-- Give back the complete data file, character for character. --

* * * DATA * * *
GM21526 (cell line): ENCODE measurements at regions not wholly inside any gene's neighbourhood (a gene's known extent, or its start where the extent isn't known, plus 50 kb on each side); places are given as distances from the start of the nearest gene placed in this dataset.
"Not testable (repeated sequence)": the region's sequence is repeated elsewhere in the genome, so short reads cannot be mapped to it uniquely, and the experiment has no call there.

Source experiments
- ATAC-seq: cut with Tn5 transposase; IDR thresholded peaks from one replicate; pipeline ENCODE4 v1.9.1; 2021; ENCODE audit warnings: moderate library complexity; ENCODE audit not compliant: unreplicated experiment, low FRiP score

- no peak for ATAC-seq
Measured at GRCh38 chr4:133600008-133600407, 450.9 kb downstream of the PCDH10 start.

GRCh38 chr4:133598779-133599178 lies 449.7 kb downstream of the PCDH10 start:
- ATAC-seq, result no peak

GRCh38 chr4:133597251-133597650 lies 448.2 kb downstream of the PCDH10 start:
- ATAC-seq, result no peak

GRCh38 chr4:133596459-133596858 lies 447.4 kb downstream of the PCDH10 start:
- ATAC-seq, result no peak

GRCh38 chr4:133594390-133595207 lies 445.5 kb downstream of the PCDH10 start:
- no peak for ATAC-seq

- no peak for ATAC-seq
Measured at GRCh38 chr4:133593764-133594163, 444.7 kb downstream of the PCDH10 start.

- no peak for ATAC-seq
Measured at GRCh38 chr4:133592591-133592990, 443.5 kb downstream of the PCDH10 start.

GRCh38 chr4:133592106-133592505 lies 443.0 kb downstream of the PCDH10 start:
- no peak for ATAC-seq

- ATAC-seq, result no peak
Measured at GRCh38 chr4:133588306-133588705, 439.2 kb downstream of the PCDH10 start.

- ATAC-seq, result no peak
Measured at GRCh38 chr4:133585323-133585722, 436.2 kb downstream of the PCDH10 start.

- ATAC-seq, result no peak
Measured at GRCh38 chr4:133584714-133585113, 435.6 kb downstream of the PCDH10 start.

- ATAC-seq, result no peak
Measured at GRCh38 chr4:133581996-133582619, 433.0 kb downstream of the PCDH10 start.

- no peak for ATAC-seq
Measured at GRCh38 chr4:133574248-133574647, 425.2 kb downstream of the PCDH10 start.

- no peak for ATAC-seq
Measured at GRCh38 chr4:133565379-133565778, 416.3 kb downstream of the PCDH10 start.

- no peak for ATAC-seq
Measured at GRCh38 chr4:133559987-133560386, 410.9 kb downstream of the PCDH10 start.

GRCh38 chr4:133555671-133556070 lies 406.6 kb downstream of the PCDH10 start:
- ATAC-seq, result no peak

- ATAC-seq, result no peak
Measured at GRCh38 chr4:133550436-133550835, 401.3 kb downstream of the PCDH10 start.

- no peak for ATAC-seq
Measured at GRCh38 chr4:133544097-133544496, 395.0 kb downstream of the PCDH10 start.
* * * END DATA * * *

GM21526 (cell line): ENCODE measurements at regions not wholly inside any gene's neighbourhood (a gene's known extent, or its start where the extent isn't known, plus 50 kb on each side); places are given as distances from the start of the nearest gene placed in this dataset.
"Not testable (repeated sequence)": the region's sequence is repeated elsewhere in the genome, so short reads cannot be mapped to it uniquely, and the experiment has no call there.

Source experiments
- ATAC-seq: cut with Tn5 transposase; IDR thresholded peaks from one replicate; pipeline ENCODE4 v1.9.1; 2021; ENCODE audit warnings: moderate library complexity; ENCODE audit not compliant: unreplicated experiment, low FRiP score

- no peak for ATAC-seq
Measured at GRCh38 chr4:133600008-133600407, 450.9 kb downstream of the PCDH10 start.

GRCh38 chr4:133598779-133599178 lies 449.7 kb downstream of the PCDH10 start:
- ATAC-seq, result no peak

GRCh38 chr4:133597251-133597650 lies 448.2 kb downstream of the PCDH10 start:
- ATAC-seq, result no peak

GRCh38 chr4:133596459-133596858 lies 447.4 kb downstream of the PCDH10 start:
- ATAC-seq, result no peak

GRCh38 chr4:133594390-133595207 lies 445.5 kb downstream of the PCDH10 start:
- no peak for ATAC-seq

- no peak for ATAC-seq
Measured at GRCh38 chr4:133593764-133594163, 444.7 kb downstream of the PCDH10 start.

- no peak for ATAC-seq
Measured at GRCh38 chr4:133592591-133592990, 443.5 kb downstream of the PCDH10 start.

GRCh38 chr4:133592106-133592505 lies 443.0 kb downstream of the PCDH10 start:
- no peak for ATAC-seq

- ATAC-seq, result no peak
Measured at GRCh38 chr4:133588306-133588705, 439.2 kb downstream of the PCDH10 start.

- ATAC-seq, result no peak
Measured at GRCh38 chr4:133585323-133585722, 436.2 kb downstream of the PCDH10 start.

- ATAC-seq, result no peak
Measured at GRCh38 chr4:133584714-133585113, 435.6 kb downstream of the PCDH10 start.

- ATAC-seq, result no peak
Measured at GRCh38 chr4:133581996-133582619, 433.0 kb downstream of the PCDH10 start.

- no peak for ATAC-seq
Measured at GRCh38 chr4:133574248-133574647, 425.2 kb downstream of the PCDH10 start.

- no peak for ATAC-seq
Measured at GRCh38 chr4:133565379-133565778, 416.3 kb downstream of the PCDH10 start.

- no peak for ATAC-seq
Measured at GRCh38 chr4:133559987-133560386, 410.9 kb downstream of the PCDH10 start.

GRCh38 chr4:133555671-133556070 lies 406.6 kb downstream of the PCDH10 start:
- ATAC-seq, result no peak

- ATAC-seq, result no peak
Measured at GRCh38 chr4:133550436-133550835, 401.3 kb downstream of the PCDH10 start.

- no peak for ATAC-seq
Measured at GRCh38 chr4:133544097-133544496, 395.0 kb downstream of the PCDH10 start.